Ubisoft has done a big frowny face at Assassin's Creed Odyssey players who've been cheekily - if cunningly - building levels in the recently added Story Creator mode to rapidly farm XP.
Story Creator mode, which launched in June, is a remarkably robust web-based tool enabling Odyssey owners to create new quests - including branching dialogue sequences, missions, and win conditions - that can be browsed and experienced by players on all platforms.
However, while some players have been using to the tool as Ubisoft intended, to create exotic, swashbuckling new adventures for Casandra and Alexios, others have been gaming the system to create quick-fire, challenge-free missions that positively shower players in XP, as a means to rapidly farm experience and level up as quickly as possible. The increasing prevalence of these mission has, reasonably, caused something of a kerfuffle among the fanbase.
Now, however, Ubisoft has addressed the matter in a new statement, clarifying that it's not a fan of the controversial XP farming stages.
"Story Creator Mode was designed to be a tool for players to let their creativity and imagination run free as they build their very own Stories to share with others," it wrote. "[XP] exploits risk jeopardising the overall quality, integrity, and purpose of Story Creator Mode," Ubisoft continued, "and results in less visibility for the creative, interesting and frankly fantastic community stories that have been published."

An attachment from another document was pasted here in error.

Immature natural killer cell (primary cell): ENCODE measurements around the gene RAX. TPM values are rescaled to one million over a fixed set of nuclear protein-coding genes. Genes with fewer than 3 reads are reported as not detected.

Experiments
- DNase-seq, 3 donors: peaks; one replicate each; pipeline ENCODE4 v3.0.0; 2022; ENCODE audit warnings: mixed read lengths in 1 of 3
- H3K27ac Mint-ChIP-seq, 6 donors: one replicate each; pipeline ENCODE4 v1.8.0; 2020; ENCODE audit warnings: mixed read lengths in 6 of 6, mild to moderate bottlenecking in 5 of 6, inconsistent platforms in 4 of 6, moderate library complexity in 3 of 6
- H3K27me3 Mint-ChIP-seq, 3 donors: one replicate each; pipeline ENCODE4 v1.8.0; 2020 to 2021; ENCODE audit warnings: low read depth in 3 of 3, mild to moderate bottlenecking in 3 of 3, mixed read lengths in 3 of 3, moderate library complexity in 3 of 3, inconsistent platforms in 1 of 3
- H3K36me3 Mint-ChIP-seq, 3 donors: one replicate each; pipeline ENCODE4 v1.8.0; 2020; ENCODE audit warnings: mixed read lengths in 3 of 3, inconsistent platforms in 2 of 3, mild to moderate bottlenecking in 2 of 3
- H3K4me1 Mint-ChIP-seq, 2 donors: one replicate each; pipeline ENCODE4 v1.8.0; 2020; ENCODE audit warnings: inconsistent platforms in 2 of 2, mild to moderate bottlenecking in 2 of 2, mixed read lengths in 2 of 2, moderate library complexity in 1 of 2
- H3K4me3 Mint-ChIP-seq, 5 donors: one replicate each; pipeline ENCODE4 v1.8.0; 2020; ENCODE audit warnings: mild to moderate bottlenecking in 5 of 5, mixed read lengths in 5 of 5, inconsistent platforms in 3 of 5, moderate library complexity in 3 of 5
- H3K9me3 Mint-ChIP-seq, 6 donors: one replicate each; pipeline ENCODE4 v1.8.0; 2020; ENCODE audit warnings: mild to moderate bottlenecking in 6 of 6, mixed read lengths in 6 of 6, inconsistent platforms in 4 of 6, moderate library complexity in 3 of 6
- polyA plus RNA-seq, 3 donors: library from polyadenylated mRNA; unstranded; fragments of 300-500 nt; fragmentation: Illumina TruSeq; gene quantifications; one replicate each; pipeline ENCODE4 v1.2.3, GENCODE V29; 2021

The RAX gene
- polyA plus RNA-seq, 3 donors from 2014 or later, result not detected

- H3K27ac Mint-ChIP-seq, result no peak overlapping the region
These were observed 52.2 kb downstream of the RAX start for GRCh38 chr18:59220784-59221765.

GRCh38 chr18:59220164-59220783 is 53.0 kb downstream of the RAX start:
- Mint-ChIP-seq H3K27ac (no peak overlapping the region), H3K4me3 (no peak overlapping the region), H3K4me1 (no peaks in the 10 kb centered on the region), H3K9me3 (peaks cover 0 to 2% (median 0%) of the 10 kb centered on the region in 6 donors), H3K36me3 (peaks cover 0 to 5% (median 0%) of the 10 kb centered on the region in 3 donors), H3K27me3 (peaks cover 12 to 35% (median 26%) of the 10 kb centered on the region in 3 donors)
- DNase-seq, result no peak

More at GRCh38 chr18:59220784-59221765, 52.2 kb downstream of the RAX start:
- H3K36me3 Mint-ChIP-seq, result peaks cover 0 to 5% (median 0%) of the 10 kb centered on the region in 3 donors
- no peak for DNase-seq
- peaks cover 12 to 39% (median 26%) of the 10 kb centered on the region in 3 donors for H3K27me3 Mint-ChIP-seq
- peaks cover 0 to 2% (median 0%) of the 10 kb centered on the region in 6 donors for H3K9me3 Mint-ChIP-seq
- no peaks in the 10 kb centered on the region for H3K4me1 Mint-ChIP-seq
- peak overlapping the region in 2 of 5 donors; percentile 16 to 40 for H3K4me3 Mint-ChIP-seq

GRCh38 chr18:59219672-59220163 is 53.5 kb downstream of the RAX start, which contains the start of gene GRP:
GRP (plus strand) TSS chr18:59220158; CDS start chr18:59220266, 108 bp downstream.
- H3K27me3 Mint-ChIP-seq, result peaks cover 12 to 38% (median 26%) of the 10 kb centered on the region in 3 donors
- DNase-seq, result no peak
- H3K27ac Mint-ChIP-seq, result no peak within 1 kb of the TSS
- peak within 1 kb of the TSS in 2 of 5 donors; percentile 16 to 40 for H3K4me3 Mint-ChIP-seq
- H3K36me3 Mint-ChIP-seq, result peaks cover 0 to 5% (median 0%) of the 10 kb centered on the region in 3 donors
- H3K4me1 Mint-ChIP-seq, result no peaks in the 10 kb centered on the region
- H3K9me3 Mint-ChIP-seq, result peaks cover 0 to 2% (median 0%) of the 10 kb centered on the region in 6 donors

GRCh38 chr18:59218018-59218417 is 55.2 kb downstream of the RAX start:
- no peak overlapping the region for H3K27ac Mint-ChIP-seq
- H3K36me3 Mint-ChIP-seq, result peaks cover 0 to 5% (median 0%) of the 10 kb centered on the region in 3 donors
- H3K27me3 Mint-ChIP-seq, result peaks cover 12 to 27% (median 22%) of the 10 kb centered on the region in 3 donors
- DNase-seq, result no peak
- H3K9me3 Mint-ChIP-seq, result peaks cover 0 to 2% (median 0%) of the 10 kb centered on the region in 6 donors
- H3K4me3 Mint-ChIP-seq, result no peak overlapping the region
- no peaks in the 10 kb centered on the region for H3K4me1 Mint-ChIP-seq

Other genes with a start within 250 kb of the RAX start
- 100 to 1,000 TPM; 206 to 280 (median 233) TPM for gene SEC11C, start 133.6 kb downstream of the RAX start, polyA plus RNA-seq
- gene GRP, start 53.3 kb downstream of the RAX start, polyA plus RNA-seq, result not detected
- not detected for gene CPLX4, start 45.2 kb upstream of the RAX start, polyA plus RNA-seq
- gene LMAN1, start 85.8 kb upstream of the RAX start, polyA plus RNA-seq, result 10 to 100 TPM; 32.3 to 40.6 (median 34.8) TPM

Ubisoft says that work is already underway on fixes and adjustments "to reduce the impact of such farming quests on the player experience".
It will also be "actively combating exploits moving forward", taking steps to ensure that XP farming quests don't appear in Odyssey's automatic recommendation system, and hiding all farming quests that are reported for exploitation or cheating. Additionally, players that continue to "willingly and intentionally misuse the tool" will be 'sanctioned'.
In response, some players have suggested the real reason behind Ubisoft's zero-tolerance stance toward XP-farming stages might be that the company is keen to ensure there's still a market for its in-game XP boosters, which are sold for real-world money.
Others, though (including Eurogamer's Assassin's Creed uber-fan Tom Phillips) have pointed out that XP rapidly becomes fairly meaningless in-game, given the auto-mission scaling system Odyssey employs, and have questioned how much of a money earner such boosters could really possibly be. So perhaps this one can go back in the conspiracy box for another day.
Ubisoft says it has further plans to ensure that nefarious players don't abuse its Story Creator system, which will be implemented in future updates. More information will be shared closer to the time that changes are ready to go.